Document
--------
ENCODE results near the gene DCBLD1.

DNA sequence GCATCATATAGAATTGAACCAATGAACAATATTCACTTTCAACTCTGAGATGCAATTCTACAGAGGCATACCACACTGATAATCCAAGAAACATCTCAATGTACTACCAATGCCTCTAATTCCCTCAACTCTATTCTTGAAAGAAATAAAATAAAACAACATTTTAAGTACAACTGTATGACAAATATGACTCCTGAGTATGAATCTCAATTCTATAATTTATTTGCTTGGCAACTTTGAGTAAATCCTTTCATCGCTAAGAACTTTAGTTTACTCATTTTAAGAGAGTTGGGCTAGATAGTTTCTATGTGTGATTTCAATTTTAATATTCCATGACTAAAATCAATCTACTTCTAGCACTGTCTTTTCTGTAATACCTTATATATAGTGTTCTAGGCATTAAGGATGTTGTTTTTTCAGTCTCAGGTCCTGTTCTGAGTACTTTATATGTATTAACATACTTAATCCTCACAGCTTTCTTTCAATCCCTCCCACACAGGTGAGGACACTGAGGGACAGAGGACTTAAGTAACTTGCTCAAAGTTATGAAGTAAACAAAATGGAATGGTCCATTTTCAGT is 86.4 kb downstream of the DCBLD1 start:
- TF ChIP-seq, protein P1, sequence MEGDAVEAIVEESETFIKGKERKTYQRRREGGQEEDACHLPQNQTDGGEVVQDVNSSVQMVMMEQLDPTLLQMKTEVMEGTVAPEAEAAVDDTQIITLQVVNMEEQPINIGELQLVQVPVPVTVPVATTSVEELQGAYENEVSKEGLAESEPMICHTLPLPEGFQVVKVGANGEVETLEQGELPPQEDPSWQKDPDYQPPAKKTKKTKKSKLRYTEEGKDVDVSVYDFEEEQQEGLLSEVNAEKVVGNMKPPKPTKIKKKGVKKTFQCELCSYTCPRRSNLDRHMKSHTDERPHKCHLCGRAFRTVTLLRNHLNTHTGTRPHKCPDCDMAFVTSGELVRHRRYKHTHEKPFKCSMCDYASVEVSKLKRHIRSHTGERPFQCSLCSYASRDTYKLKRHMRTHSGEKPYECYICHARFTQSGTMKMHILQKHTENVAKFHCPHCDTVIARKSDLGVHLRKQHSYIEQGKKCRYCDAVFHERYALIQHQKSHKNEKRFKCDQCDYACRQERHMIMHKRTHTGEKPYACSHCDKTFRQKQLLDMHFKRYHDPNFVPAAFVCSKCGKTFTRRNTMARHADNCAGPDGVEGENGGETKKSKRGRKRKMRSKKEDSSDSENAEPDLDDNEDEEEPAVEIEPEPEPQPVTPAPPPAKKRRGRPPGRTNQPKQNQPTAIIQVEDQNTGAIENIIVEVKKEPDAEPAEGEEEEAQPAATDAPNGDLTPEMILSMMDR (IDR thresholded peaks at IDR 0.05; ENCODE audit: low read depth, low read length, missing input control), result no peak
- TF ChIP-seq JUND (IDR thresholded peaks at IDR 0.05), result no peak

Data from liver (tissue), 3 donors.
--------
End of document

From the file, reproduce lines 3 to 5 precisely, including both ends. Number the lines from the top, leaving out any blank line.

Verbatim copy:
- TF ChIP-seq, protein P1, sequence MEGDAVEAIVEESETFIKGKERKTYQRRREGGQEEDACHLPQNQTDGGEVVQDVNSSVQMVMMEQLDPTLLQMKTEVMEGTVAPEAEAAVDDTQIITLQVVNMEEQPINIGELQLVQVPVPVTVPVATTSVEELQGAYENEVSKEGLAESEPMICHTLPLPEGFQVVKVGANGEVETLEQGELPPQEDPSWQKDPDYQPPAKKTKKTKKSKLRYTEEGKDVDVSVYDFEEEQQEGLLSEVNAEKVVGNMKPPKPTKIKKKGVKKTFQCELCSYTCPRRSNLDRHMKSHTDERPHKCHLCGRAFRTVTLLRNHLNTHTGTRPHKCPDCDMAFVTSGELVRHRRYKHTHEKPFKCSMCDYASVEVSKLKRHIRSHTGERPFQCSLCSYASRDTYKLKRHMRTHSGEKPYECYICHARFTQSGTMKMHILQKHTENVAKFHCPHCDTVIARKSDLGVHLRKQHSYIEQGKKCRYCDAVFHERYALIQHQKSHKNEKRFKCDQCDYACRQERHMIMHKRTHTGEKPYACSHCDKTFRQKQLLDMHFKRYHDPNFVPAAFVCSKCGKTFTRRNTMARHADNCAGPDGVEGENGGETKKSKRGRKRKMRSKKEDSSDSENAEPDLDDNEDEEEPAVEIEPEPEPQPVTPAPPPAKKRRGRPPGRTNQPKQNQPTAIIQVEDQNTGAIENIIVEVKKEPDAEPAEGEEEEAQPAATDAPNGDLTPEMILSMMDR (IDR thresholded peaks at IDR 0.05; ENCODE audit: low read depth, low read length, missing input control), result no peak
- TF ChIP-seq JUND (IDR thresholded peaks at IDR 0.05), result no peak

Data from liver (tissue), 3 donors.